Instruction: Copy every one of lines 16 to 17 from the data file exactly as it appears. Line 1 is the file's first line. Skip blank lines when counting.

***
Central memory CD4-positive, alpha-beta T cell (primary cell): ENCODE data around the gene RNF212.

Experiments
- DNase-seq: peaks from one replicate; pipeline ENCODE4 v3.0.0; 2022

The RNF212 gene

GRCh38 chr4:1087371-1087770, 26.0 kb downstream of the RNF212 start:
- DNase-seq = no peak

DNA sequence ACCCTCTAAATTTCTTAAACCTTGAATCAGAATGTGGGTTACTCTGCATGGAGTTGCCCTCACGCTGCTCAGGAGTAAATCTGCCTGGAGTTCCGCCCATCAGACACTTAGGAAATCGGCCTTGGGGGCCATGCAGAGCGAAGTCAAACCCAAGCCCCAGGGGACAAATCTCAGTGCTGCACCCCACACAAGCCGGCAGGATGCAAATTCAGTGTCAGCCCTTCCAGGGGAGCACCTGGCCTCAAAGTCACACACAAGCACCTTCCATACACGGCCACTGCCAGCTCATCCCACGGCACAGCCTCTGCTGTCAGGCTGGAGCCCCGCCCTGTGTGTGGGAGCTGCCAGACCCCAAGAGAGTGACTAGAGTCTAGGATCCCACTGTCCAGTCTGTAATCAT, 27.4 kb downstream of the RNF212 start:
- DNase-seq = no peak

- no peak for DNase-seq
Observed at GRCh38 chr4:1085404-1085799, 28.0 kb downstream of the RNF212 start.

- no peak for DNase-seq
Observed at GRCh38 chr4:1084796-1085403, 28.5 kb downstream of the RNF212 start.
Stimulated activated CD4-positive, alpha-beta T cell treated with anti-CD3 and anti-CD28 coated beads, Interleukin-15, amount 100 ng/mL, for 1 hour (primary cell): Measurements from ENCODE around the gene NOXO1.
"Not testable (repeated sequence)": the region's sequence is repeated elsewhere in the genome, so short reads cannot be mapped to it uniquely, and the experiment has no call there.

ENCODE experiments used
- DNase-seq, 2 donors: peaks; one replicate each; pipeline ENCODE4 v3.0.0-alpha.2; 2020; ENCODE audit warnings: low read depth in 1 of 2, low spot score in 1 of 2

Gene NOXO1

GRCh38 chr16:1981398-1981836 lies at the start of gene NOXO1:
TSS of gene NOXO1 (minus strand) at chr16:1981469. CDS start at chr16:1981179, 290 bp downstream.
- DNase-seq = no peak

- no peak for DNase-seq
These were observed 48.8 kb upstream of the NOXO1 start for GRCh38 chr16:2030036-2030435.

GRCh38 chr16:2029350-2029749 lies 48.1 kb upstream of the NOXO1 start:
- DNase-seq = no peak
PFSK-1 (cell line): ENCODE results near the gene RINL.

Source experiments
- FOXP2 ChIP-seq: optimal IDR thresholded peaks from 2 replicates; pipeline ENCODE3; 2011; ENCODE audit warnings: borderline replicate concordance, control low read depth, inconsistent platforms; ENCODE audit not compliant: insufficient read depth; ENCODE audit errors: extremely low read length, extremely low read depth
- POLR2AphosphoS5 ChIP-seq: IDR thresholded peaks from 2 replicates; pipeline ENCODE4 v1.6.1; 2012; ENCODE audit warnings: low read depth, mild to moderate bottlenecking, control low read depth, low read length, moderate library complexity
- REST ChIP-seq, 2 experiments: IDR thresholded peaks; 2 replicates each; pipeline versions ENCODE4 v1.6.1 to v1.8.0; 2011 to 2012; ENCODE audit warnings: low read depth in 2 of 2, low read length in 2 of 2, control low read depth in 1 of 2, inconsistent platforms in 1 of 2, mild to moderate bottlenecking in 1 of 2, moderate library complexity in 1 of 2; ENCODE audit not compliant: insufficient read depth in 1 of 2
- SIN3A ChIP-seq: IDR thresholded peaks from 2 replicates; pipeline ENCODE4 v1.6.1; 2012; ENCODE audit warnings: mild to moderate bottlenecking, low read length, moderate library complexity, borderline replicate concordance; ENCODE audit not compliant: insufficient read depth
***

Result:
- DNase-seq, 2 donors: peaks; one replicate each; pipeline ENCODE4 v3.0.0-alpha.2; 2020; ENCODE audit warnings: low read depth in 1 of 2, low spot score in 1 of 2

Gene NOXO1